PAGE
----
Wednesday, January 22, 2014

Is falsifiability a scientific idea due for retirement?

Sean Carroll argues that it is.

He characterises the belief that "theories should be falsifiable" as a "fortune-cookie-sized motto"; it's a position adopted only by "armchair theorizers" and "amateur philosophers", and people who have no idea how science really works. He thinks we need to move beyond the idea that scientific theories need to be falsifiable; this appears to be because he wants to argue that string theory and the idea of the multiverse are not falsifiable ideas, but are still scientific.

This position is not just wrong, it's ludicrous. 

What's more, I think deep down Sean – who is normally a clear, precise thinker – realises that it is ludicrous. Midway through his essay, therefore, he flaps around trying to square the circle and get out of the corner he has painted himself into: a scientific theory must, apparently, still be "judged on its ability to account for the data", and it's still true that "nature is the ultimate guide". But somehow it isn't necessary for a theory to be falsifiable to be scientific.

Now, I'm not a philosopher by training. Therefore what follows could certainly be dismissed as "amateur philosophising". I'm almost certain that what I say has been said before, and said better, by other people in other places. Nevertheless, as a practising scientist with an argumentative tendency, I'm going to have to rise to the challenge of defending the idea of falsifiability as the essence of science. Let's start by dismantling the alternatives.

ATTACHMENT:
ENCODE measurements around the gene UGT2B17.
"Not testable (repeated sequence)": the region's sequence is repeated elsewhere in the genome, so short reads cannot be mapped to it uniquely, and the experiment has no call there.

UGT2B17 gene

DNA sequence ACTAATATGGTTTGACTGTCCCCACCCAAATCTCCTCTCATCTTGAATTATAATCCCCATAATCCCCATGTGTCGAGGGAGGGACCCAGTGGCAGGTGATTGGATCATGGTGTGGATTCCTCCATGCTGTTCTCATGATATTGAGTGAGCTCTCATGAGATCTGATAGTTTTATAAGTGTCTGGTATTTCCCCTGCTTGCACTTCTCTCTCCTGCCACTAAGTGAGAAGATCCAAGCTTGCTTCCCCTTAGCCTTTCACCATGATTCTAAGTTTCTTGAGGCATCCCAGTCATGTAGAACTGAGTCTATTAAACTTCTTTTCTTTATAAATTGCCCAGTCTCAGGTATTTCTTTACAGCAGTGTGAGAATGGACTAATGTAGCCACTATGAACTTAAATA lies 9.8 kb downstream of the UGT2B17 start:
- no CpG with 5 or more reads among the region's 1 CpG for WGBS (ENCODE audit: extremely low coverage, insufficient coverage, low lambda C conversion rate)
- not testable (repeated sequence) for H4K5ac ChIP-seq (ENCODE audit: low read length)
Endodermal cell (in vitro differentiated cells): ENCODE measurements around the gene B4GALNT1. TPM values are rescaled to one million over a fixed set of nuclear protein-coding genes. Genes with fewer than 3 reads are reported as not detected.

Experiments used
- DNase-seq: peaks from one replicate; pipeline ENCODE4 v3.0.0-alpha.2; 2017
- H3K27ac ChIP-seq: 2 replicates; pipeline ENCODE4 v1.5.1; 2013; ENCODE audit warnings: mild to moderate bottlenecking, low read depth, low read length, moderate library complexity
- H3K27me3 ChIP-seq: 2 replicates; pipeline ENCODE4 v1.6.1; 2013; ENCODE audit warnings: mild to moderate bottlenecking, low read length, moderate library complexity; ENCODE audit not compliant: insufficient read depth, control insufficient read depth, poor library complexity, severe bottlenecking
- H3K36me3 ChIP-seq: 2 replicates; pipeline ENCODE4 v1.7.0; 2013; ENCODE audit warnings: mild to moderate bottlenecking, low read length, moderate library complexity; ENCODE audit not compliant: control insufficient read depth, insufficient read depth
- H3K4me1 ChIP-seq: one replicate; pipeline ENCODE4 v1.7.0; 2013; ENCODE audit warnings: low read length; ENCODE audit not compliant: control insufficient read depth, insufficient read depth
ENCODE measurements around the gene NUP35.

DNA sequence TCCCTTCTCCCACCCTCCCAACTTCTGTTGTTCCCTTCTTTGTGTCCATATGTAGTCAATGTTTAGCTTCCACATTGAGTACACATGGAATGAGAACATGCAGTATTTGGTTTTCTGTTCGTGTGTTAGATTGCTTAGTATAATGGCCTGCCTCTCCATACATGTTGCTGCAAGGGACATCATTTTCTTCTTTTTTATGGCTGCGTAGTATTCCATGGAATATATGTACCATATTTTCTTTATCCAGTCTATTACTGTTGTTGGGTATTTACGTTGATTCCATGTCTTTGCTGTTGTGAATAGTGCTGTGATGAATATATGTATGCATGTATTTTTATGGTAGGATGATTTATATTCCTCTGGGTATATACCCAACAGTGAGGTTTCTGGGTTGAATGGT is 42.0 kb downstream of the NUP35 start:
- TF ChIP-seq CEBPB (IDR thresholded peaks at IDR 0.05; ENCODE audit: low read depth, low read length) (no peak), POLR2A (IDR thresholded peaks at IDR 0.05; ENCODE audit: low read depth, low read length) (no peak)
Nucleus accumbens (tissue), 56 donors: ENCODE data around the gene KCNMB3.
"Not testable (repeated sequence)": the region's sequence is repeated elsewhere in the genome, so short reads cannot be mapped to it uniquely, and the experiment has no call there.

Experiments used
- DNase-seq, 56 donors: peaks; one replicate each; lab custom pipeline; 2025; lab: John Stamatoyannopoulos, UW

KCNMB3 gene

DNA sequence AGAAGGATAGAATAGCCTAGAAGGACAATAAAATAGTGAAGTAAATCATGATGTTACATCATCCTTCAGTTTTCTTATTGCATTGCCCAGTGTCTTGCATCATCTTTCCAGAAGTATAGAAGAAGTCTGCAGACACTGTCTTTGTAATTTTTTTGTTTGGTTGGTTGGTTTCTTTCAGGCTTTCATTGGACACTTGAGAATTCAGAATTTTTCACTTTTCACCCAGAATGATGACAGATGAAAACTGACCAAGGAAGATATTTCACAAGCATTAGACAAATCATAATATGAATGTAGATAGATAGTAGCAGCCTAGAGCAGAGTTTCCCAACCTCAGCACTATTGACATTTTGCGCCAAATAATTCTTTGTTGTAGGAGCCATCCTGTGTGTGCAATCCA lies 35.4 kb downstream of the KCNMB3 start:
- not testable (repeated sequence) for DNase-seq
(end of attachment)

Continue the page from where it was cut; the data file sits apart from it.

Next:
Wednesday, January 15, 2014

A new start to blogging in 2014

Well, Blank On The Map has been sadly silent for rather longer than I intended.

There were several reasons for this. I mentioned one of them in the last post on here a few months ago – the need to put my nose to the postdoc research grindstone in order to try to avoid being scooped. As it turns out, we were scooped after all, but there is still more to be said on the matter and in any case the result we were gunning for turned out to be not quite so exciting as we were hoping. More news on that in some future posts perhaps.

Another reason for radio silence was that I found that quite a lot of my work over the last couple of months has turned out to involve more intensive writing – including a lot of time worrying over the careful choice of words, precise phrasing and tone of my written output – than I'd have liked, and almost more of that than actual research. This was mostly because of a recent paper I wrote which led to a bit of a bad-tempered spat ... anyway, the upshot of this was that I did not feel much in the mood for more writing on here.

It also turns out that any kind of a break from blogging is sort of self-sustaining. When you haven't have much time for writing, the simple fact of its scarcity makes you start to place unreasonably high expectations on your output: is this topic really more interesting than that other topic I didn't have time to write about last week?

Ah well. I'll start the new year with this simple post, which also serves as a way of mentioning that I've moved universities and countries: I now live in Helsinki, and work at the University of Helsinki and the Helsinki Institute of Physics. As a result, I now have a new webpage! (Indeed, for complicated reasons, I actually have a second one as well, but it's got the same content.)

When I arrived here in October, Helsinki looked like this:

Now it looks like this:

The next post of this year will deal with more interesting topics!